But the win didn’t last long; my friend concluded I was a Democrat. You’re like all those left-wing people trying to destroy the country!

For the record, I am an independent. I have issues with the behaviors and thinking of politicians in both political parties.

He ranted a bit more. Joe Biden is senile and won’t last a full term. Kamala Harris will become president; under her leadership, our country would be gone forever. (I used to say: Hey, that’s why we have a Congress! But the members of the House and Senate look more like the Keystone Cops lately.)

Photo of a police car going over a cliff circa 1912

And after the Biden/Harris lecture came the race card.

My friend said he was tired of being hated because he was a white male. There was no reason to hate him. Then his rage became mixed with pain as he was emotionally jettisoned to a time long ago.

He started to recall his New Jersey high school experience and how it had changed with imposed busing. He recounted going to the men’s room one day only to be followed into that space by three black teenagers. He knew the bathroom was not a safe space, but what choice did he have?

The three males cornered him, telling him he would soon be on his knees and performing an act; you can all conjure up that message in your minds without my spilling it out here in words. I could see, feel, and hear the pain of his younger self as he told the story.

He hit one of the three and managed to get out of the bathroom safely. Yet all these years later, his anguish enveloped the two of us. I wondered how big the high school was. Where were those three teens supposed to be? Were there any teachers in the hall? But I dared not ask.

When he graduated, he served our country. But he served it as a foreign national from Great Britain. And that apparently made him an outcast too, subjecting him to more injustices. He told me foreign nationals and black soldiers were singled out; made to take the duties that no one wanted. Another trauma mixed with race.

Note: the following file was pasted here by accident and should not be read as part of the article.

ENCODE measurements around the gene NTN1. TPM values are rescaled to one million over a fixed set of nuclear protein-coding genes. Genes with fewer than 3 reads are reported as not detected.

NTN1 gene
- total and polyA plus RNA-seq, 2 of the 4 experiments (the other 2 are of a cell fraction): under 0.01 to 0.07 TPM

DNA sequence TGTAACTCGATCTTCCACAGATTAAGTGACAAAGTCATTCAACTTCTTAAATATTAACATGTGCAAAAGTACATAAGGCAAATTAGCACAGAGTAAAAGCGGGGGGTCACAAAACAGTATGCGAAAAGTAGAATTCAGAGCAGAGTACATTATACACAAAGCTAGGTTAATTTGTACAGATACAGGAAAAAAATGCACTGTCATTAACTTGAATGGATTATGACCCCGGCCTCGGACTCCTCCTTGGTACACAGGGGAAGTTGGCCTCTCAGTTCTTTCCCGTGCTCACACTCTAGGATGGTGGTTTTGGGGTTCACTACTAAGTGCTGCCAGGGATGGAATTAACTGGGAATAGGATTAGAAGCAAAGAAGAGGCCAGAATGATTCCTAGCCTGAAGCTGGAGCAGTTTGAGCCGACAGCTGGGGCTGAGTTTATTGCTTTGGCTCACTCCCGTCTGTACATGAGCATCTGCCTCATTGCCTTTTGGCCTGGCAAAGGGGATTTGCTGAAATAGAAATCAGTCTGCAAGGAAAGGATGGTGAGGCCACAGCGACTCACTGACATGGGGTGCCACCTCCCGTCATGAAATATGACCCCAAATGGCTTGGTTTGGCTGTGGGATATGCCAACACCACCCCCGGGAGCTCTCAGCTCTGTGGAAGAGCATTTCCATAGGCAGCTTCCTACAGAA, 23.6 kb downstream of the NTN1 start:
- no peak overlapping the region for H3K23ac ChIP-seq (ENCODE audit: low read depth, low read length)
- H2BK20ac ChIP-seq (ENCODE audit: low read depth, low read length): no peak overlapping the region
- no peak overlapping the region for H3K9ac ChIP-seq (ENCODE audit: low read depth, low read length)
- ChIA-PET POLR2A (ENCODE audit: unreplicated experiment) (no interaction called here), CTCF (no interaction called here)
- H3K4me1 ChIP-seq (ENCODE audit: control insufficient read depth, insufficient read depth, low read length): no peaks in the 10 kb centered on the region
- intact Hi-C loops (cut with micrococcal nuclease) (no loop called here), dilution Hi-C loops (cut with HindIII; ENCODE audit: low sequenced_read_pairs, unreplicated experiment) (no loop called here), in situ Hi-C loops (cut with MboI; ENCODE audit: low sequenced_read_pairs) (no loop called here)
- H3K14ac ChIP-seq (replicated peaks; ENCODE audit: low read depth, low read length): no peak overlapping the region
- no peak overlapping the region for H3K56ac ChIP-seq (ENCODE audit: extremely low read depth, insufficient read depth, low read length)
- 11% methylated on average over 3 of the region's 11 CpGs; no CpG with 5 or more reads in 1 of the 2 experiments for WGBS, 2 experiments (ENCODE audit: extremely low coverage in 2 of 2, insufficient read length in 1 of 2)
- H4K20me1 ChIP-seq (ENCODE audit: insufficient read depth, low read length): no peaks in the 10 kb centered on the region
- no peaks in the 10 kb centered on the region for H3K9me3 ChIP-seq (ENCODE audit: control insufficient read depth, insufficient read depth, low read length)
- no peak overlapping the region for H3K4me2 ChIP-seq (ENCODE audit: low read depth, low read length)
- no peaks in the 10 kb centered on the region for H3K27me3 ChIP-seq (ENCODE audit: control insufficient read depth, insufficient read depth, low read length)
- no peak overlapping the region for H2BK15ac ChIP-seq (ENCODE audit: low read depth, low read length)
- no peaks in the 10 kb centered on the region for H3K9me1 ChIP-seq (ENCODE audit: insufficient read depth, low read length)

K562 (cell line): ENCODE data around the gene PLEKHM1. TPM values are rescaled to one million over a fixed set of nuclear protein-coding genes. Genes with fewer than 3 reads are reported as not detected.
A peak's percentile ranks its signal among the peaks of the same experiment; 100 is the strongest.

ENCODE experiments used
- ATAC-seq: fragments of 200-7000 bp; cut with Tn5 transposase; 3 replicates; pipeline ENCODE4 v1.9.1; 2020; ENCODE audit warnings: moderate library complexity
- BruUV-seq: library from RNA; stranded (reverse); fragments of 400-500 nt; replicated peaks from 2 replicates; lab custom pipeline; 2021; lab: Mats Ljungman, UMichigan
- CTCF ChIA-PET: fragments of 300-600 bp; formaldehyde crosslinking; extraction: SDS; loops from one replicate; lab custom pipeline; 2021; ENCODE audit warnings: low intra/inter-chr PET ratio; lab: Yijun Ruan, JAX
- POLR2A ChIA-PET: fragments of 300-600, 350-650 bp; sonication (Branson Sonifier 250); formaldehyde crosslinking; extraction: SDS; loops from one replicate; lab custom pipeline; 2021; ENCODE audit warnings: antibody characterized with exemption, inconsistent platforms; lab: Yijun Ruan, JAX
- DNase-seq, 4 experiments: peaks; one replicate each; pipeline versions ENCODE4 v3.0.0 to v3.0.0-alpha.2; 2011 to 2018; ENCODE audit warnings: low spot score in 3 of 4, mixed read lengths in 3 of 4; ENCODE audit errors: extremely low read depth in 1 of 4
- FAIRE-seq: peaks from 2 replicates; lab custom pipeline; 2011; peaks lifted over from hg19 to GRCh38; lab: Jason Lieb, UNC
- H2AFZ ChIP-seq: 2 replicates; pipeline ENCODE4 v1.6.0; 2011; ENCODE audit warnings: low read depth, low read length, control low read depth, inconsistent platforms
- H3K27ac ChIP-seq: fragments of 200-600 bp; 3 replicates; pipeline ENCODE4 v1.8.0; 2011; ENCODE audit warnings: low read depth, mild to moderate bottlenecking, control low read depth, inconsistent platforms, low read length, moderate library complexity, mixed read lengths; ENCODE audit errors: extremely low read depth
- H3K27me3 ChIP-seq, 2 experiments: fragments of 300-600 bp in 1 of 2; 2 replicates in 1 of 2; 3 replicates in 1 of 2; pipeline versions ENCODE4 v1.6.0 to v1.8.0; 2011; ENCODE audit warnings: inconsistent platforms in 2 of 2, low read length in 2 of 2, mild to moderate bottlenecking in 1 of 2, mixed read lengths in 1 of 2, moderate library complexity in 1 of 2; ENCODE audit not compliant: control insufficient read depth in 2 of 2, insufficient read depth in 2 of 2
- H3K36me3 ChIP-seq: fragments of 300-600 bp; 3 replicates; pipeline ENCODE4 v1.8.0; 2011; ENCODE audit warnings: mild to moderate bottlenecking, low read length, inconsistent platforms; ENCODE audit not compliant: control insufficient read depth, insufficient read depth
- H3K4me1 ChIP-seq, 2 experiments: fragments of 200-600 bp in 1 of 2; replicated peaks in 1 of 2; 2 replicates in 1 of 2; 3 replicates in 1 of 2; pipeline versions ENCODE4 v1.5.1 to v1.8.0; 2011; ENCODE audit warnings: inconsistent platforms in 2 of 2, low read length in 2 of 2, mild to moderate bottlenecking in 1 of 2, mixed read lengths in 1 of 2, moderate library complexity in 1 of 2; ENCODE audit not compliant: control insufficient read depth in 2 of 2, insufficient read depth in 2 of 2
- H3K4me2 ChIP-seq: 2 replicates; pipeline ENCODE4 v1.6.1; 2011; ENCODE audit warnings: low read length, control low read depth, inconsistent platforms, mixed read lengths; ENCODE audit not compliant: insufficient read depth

He tried to tell me he had gotten past the trauma. I used to be angry about high school and the military, he said, but I have tamped it down. I knew better.

He finally became calm and said goodbye. As he drove away, I sat in my garage, thinking.

I mentally reviewed the people in my life who I know support the President. While their stories weren’t the same, many carry past pain. In their youth, they were scorned; or they were marginalized by the impact of government decisions and the behavior of others. They are now adults, yet still burdened with unresolved ACEs. Do they somehow see the current President of the United States as the person who gives them voice? Their savior telling the world: You wronged us too!

Human beings are so very complicated. How can people fail to see that while pain is inflicted in different ways, pain always hurts; it can be long-lasting. And hurt is felt by all of us, no matter what we look like, who we are. The pain black Americans feel may have originated from ancestral slavery, but it still hurts. It still defines the lives of black Americans as individuals and communities. And yet my friend’s pain still pounds in his soul too. His trauma was inflicted in a different way, but it’s still trauma. The trauma still delivers hurt. Sometimes he can bury the pain; but he unknowingly craves a resolution. Just like black America still craves emotional relief from past atrocities.

So many people, so much pain and emotional baggage. Where does this leave us? Where does this leave America? And who, pray tell, can help vanquish all the American anguish?

The Scream,  Edvard Munch, 1893